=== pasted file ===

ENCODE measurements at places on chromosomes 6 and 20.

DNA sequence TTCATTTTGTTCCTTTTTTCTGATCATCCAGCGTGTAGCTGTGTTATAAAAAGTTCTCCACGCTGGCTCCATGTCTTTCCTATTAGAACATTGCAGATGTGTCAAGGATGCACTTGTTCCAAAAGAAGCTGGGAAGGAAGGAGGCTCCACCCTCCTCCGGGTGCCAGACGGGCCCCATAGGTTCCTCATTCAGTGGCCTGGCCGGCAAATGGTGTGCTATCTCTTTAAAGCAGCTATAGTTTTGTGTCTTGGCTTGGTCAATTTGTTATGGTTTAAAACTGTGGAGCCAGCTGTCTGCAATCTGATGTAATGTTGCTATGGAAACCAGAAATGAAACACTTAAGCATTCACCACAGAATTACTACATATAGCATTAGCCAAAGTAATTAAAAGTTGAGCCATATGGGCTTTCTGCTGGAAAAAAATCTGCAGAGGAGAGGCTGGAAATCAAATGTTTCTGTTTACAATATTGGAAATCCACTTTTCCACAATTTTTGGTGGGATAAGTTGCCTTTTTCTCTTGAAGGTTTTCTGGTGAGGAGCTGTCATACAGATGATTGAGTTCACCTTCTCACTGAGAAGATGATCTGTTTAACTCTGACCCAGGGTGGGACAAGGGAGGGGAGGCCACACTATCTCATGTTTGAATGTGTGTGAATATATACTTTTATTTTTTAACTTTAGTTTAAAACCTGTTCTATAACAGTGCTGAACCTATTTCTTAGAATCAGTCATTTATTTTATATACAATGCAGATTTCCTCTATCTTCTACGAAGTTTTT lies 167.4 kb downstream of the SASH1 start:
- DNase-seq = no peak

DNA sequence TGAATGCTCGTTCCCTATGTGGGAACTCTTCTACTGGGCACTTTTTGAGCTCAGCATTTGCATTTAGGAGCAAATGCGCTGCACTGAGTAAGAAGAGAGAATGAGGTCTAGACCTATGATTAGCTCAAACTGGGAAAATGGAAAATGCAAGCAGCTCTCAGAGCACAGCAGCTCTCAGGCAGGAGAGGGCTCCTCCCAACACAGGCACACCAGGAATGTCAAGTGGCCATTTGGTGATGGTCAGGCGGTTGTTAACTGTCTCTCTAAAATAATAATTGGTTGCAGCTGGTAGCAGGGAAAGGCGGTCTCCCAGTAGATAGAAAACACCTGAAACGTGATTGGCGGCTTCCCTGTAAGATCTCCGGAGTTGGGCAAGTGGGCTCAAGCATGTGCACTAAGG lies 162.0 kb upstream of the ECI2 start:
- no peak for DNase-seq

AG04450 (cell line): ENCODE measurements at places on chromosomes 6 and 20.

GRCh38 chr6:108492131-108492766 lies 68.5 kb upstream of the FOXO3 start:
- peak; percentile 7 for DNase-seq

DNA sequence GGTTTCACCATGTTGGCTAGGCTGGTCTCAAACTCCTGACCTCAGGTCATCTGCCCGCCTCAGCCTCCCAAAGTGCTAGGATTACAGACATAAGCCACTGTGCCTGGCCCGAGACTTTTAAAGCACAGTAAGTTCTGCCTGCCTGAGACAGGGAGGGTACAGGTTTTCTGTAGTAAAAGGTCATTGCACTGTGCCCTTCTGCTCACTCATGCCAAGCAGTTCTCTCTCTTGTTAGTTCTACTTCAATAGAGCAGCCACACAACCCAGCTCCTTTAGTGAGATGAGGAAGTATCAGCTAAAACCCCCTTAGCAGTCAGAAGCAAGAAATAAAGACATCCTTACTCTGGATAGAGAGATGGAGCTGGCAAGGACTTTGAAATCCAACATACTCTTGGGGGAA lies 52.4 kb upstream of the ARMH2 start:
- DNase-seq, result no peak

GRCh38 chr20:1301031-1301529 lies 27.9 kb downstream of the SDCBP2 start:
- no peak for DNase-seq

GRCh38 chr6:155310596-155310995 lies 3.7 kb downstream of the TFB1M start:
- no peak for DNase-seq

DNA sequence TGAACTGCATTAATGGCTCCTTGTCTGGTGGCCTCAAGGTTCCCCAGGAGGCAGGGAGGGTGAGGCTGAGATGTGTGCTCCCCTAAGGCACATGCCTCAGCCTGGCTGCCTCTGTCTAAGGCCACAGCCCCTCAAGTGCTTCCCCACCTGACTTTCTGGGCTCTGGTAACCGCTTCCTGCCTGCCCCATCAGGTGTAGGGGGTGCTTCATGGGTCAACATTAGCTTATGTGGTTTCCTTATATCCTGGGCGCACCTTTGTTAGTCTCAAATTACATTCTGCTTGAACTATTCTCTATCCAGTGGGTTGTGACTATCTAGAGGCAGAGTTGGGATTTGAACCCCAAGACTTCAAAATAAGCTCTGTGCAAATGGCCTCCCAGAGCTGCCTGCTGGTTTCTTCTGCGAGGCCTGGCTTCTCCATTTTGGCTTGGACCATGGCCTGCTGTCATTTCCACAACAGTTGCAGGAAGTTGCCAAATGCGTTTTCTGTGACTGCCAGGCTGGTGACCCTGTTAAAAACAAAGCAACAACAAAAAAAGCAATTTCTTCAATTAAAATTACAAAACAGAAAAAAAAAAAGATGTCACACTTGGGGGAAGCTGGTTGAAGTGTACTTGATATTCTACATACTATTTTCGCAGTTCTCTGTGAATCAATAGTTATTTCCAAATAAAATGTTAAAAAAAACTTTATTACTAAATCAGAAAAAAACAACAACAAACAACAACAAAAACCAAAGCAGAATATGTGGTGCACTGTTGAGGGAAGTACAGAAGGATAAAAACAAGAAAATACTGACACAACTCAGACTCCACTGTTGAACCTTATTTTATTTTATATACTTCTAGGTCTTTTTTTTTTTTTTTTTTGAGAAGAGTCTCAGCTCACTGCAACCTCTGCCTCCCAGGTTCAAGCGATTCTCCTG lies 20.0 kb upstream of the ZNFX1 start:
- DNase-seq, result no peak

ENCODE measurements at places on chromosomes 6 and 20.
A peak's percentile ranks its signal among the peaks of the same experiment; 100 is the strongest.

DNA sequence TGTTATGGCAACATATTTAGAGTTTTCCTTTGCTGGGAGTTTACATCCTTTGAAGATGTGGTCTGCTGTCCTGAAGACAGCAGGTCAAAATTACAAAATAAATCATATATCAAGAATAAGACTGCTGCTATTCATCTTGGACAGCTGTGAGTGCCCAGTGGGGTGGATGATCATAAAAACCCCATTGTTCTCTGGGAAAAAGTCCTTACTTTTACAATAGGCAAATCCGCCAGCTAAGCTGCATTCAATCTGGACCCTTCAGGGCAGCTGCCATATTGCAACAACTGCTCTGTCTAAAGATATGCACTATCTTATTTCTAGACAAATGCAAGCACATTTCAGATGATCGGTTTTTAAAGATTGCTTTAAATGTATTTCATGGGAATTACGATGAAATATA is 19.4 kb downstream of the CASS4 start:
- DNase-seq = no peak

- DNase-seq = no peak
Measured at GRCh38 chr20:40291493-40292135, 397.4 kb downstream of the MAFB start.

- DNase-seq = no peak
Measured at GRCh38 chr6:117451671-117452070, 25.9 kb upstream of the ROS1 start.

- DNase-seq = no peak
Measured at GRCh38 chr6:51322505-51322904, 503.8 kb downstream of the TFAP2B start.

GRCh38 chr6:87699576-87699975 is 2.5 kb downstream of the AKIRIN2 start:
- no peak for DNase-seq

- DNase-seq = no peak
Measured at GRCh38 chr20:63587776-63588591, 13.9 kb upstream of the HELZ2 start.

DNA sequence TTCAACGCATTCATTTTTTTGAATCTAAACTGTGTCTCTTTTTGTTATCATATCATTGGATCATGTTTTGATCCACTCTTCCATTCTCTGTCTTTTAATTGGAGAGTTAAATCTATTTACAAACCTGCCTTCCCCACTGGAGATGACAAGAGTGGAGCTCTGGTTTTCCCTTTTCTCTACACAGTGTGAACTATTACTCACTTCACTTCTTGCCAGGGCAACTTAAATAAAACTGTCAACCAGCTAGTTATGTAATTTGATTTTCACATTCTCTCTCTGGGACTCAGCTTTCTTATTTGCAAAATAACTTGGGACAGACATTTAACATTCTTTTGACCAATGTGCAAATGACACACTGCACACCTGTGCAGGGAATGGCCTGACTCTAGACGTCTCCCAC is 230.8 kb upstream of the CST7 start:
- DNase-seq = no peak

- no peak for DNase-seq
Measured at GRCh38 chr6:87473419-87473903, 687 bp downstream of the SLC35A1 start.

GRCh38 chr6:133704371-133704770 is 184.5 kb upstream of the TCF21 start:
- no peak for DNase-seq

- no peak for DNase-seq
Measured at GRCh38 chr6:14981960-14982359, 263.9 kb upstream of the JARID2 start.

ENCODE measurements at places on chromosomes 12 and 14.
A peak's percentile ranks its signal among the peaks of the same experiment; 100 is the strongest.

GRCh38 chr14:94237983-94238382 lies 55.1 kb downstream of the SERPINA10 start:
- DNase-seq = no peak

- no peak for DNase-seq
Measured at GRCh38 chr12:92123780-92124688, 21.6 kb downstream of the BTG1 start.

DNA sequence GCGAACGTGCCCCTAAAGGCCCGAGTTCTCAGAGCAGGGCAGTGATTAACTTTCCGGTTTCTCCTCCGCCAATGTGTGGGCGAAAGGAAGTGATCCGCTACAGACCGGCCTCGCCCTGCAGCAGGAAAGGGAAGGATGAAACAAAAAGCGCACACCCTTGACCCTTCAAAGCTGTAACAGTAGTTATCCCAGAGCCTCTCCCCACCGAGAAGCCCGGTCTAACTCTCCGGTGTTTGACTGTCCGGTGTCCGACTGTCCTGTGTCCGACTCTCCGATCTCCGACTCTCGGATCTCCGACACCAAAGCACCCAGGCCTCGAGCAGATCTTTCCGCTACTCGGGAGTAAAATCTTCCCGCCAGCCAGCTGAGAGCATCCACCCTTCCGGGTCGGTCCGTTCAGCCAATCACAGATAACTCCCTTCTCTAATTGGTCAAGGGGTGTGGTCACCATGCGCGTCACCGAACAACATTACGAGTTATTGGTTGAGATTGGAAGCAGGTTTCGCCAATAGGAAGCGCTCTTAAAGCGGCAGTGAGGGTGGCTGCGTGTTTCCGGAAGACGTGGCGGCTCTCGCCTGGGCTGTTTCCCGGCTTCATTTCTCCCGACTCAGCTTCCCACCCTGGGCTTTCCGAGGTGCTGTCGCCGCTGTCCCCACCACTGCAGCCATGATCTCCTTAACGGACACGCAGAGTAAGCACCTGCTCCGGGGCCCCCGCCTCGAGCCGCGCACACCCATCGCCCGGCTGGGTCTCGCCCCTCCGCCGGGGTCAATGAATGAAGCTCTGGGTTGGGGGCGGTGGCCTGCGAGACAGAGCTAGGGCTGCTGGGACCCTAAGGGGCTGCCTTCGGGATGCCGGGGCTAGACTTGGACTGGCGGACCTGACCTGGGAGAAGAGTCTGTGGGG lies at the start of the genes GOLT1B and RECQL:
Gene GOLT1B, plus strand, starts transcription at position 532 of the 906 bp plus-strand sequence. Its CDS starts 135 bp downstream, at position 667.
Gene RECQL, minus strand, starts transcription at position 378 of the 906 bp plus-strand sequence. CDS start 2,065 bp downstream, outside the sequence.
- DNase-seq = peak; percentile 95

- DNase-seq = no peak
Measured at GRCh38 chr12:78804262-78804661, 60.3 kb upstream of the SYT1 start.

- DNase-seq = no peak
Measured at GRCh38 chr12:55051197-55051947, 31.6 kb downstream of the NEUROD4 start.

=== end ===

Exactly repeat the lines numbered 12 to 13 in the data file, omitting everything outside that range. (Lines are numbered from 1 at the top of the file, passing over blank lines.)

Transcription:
- no peak for DNase-seq

GRCh38 chr6:155310596-155310995 lies 3.7 kb downstream of the TFB1M start: